Antipyrine, paracetamol, and lignocaine elimination in chronic liver disease.Br Med J 1977; 1 doi: https://doi.org/10.1136/bmj.1.6073.1384 (Published 28 May 1977) Cite this as: Br Med J 1977;1:1384
- J A Forrest,
- N D Finlayson,
- K K Adjepon-Yamoah,
- L F Prescott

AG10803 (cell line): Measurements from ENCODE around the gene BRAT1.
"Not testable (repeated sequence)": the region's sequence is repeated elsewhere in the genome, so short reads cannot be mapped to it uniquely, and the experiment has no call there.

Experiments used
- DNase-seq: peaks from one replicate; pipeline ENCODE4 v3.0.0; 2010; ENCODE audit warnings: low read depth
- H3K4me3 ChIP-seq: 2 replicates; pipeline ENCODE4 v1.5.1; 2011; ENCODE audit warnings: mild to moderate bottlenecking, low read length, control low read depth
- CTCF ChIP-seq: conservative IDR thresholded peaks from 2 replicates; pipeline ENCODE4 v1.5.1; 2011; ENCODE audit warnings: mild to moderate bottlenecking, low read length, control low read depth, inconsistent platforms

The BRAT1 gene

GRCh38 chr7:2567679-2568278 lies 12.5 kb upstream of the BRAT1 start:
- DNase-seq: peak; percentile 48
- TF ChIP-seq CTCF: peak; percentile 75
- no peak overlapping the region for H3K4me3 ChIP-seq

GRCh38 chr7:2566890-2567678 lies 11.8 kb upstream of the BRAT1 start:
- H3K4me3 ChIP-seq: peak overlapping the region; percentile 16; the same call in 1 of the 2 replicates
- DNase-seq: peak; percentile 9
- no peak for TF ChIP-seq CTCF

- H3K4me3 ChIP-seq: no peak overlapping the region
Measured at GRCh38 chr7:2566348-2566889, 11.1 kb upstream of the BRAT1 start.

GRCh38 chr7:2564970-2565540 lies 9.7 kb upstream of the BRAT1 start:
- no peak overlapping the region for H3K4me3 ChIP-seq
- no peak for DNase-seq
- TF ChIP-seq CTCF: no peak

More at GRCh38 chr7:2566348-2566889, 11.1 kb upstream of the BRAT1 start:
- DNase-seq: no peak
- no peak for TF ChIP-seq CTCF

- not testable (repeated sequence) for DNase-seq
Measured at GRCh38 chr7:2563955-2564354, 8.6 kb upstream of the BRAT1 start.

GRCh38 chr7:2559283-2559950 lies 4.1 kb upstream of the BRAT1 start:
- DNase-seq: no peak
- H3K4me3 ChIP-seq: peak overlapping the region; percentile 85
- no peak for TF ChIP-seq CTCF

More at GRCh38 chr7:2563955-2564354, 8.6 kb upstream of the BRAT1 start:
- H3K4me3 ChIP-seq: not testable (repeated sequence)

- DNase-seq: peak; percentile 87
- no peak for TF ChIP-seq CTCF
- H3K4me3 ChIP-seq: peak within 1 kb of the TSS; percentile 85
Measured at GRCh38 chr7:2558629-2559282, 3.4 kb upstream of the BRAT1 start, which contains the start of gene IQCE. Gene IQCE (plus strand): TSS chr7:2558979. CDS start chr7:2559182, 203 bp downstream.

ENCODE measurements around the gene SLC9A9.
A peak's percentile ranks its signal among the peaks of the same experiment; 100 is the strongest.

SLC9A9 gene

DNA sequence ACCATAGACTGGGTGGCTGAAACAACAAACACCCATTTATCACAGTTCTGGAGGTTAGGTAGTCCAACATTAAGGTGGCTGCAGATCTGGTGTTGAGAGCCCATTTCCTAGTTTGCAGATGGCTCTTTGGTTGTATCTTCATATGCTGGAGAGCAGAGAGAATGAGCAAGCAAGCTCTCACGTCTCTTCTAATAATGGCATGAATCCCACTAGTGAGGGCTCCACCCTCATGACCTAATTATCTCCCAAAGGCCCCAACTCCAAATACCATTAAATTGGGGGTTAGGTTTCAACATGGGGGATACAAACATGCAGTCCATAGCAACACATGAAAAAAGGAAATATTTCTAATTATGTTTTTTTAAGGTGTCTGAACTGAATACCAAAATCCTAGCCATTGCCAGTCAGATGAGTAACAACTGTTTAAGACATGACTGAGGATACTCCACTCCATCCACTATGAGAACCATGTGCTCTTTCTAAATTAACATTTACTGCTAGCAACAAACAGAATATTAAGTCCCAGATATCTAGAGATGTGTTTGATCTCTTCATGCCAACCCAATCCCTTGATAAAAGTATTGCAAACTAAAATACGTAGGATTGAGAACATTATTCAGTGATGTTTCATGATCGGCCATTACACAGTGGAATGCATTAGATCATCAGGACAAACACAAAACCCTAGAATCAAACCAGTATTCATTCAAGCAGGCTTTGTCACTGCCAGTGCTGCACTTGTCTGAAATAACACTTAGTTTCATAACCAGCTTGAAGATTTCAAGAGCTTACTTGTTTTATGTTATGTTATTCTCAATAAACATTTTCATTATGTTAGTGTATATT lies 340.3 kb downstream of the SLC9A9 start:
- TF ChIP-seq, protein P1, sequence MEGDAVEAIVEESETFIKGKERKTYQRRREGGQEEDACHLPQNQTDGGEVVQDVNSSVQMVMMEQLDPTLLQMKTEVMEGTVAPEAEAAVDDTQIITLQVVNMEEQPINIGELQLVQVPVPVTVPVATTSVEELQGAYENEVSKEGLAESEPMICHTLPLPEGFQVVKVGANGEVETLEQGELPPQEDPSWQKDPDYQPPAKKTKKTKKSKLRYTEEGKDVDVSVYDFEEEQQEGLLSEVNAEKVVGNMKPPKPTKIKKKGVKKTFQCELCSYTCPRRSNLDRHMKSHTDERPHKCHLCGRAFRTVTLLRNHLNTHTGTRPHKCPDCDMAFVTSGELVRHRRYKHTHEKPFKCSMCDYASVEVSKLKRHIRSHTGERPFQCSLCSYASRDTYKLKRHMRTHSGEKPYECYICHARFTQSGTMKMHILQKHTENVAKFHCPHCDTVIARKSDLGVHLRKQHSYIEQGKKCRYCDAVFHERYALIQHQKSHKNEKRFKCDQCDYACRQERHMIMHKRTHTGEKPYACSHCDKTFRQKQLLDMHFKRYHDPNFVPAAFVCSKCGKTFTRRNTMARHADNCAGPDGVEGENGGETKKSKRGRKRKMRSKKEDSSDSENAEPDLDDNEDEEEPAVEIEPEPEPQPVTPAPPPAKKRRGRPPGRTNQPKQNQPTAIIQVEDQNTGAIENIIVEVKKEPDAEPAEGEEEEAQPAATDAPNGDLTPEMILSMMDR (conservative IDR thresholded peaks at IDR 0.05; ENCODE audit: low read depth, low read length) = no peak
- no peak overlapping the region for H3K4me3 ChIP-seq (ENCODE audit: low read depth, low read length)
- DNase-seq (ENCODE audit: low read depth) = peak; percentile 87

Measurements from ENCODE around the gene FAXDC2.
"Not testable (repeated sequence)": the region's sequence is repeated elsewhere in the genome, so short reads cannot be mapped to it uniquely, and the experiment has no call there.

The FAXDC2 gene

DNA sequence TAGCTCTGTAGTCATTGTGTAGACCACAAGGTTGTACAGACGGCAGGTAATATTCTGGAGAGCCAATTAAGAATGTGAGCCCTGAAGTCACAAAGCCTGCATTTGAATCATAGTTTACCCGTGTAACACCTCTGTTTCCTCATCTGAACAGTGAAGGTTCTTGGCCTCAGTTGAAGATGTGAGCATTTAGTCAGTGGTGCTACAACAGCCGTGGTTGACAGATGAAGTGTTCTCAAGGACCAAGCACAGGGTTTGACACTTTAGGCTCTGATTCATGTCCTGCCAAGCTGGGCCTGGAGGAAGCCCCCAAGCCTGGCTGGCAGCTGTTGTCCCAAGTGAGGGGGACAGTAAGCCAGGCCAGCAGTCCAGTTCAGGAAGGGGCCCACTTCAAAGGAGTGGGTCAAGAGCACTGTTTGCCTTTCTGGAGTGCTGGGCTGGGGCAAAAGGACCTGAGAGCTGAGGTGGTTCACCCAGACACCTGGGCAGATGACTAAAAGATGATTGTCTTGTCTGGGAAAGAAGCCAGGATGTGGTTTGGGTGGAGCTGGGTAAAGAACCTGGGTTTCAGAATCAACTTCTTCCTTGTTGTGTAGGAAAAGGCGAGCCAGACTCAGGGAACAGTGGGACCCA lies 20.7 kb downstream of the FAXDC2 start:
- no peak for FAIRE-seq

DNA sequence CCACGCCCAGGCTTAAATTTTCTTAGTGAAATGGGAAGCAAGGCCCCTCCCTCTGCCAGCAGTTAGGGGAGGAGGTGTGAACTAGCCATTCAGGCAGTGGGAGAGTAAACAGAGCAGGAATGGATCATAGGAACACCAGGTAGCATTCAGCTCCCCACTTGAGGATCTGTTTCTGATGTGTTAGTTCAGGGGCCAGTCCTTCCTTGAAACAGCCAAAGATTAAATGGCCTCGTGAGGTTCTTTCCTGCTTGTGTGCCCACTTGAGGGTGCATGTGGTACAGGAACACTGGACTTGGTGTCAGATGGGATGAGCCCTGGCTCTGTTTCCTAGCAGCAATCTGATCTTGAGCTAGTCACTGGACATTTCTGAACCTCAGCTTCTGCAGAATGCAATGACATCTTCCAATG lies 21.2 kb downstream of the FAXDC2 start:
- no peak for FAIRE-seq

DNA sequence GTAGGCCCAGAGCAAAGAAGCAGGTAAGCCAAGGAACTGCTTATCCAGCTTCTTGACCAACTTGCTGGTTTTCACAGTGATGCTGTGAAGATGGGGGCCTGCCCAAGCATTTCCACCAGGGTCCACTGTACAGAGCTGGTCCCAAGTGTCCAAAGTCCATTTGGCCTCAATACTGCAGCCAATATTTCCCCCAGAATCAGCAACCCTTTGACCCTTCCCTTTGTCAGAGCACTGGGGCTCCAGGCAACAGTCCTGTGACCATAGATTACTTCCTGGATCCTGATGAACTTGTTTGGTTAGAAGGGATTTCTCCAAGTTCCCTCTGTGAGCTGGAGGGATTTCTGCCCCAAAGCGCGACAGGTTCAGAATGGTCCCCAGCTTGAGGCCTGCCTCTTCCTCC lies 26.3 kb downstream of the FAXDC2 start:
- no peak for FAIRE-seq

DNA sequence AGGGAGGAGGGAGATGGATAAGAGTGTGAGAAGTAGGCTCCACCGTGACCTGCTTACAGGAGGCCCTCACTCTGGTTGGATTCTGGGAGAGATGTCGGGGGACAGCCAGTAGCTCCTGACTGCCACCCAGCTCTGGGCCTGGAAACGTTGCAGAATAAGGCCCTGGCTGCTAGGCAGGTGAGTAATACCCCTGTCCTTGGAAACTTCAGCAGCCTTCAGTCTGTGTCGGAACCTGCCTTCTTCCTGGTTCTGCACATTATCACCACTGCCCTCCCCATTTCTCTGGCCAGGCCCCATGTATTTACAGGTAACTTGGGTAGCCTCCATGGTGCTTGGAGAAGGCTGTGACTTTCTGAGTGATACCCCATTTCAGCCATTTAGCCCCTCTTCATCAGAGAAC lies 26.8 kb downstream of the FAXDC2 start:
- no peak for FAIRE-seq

The plasma half lives of antipyrine, paracetamol, and lignocaine given by mouth were measured in 23 patients with stable chronic liver diseases of varying severity. Fifteen patients received all three drugs and 19 at least two. The half life of paracetamol was abnormally prolonged in nine out of 17 patients (mean 2-9 hours, normal 2-0 hours), of antipyrine in 10 out of 19 patients (mean 30-4 hours, normal 12-0 hours), and of lignocaine in 19 out of 21 patients (mean 6-6 hours, normal 1-4 hours). Prolongation of the half lives of all three drugs was significantly correlated with an increase of the vitamin-K1-corrected prothrombin time ratio and a reduction in serum albumin concentration. There was no correlation with serum bilirubin concentration or serum alanine aminotransferase activity. This suggests that impaired drug elimination was related to depressed hepatic protein synthesis. Considerable prolongation of the half life of one drug was invariably associated with delayed elimination of the others. The half life of lignocaine, however, was always the most prolonged and was a highly sensitive indicator of hepatic dysfunction. The pharmacokinetic characteristics of a drug as well as the severity of liver disease should be taken into account when considering drug dosage in patients with chronic liver disease.